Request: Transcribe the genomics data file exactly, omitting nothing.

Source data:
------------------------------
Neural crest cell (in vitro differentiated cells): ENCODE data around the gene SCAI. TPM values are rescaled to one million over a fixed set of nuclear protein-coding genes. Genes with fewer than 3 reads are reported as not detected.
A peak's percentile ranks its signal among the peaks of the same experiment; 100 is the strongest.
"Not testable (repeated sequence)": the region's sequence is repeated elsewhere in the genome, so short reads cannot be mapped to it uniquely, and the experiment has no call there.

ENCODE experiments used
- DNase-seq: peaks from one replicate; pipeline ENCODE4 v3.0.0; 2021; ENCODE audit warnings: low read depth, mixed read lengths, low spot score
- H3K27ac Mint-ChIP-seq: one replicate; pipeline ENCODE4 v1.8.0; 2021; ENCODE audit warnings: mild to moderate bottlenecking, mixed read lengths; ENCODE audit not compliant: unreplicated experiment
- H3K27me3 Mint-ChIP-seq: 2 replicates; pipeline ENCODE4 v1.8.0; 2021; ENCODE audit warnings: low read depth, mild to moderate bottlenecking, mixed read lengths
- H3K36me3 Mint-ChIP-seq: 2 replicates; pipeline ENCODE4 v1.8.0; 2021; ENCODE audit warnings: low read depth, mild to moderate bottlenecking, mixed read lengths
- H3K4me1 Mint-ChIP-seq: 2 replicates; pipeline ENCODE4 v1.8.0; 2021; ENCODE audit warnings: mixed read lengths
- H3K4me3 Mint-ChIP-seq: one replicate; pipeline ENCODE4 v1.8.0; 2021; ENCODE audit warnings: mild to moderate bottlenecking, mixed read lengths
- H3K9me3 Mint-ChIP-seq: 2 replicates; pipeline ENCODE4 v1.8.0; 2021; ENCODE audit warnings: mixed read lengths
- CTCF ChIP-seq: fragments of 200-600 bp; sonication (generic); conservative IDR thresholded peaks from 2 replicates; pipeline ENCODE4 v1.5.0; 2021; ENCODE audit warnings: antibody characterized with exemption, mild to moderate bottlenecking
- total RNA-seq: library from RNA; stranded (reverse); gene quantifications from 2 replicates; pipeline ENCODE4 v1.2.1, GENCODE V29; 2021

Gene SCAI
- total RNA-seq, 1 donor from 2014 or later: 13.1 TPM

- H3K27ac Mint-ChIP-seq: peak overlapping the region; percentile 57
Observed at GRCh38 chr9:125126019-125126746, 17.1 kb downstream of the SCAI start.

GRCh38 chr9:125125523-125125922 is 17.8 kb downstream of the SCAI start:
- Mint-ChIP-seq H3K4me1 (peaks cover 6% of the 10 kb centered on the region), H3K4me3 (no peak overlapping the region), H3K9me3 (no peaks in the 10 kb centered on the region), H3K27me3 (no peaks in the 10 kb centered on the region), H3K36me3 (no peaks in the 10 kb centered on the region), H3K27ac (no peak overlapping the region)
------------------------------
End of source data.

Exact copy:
Neural crest cell (in vitro differentiated cells): ENCODE data around the gene SCAI. TPM values are rescaled to one million over a fixed set of nuclear protein-coding genes. Genes with fewer than 3 reads are reported as not detected.
A peak's percentile ranks its signal among the peaks of the same experiment; 100 is the strongest.
"Not testable (repeated sequence)": the region's sequence is repeated elsewhere in the genome, so short reads cannot be mapped to it uniquely, and the experiment has no call there.

ENCODE experiments used
- DNase-seq: peaks from one replicate; pipeline ENCODE4 v3.0.0; 2021; ENCODE audit warnings: low read depth, mixed read lengths, low spot score
- H3K27ac Mint-ChIP-seq: one replicate; pipeline ENCODE4 v1.8.0; 2021; ENCODE audit warnings: mild to moderate bottlenecking, mixed read lengths; ENCODE audit not compliant: unreplicated experiment
- H3K27me3 Mint-ChIP-seq: 2 replicates; pipeline ENCODE4 v1.8.0; 2021; ENCODE audit warnings: low read depth, mild to moderate bottlenecking, mixed read lengths
- H3K36me3 Mint-ChIP-seq: 2 replicates; pipeline ENCODE4 v1.8.0; 2021; ENCODE audit warnings: low read depth, mild to moderate bottlenecking, mixed read lengths
- H3K4me1 Mint-ChIP-seq: 2 replicates; pipeline ENCODE4 v1.8.0; 2021; ENCODE audit warnings: mixed read lengths
- H3K4me3 Mint-ChIP-seq: one replicate; pipeline ENCODE4 v1.8.0; 2021; ENCODE audit warnings: mild to moderate bottlenecking, mixed read lengths
- H3K9me3 Mint-ChIP-seq: 2 replicates; pipeline ENCODE4 v1.8.0; 2021; ENCODE audit warnings: mixed read lengths
- CTCF ChIP-seq: fragments of 200-600 bp; sonication (generic); conservative IDR thresholded peaks from 2 replicates; pipeline ENCODE4 v1.5.0; 2021; ENCODE audit warnings: antibody characterized with exemption, mild to moderate bottlenecking
- total RNA-seq: library from RNA; stranded (reverse); gene quantifications from 2 replicates; pipeline ENCODE4 v1.2.1, GENCODE V29; 2021

Gene SCAI
- total RNA-seq, 1 donor from 2014 or later: 13.1 TPM

- H3K27ac Mint-ChIP-seq: peak overlapping the region; percentile 57
Observed at GRCh38 chr9:125126019-125126746, 17.1 kb downstream of the SCAI start.

GRCh38 chr9:125125523-125125922 is 17.8 kb downstream of the SCAI start:
- Mint-ChIP-seq H3K4me1 (peaks cover 6% of the 10 kb centered on the region), H3K4me3 (no peak overlapping the region), H3K9me3 (no peaks in the 10 kb centered on the region), H3K27me3 (no peaks in the 10 kb centered on the region), H3K36me3 (no peaks in the 10 kb centered on the region), H3K27ac (no peak overlapping the region)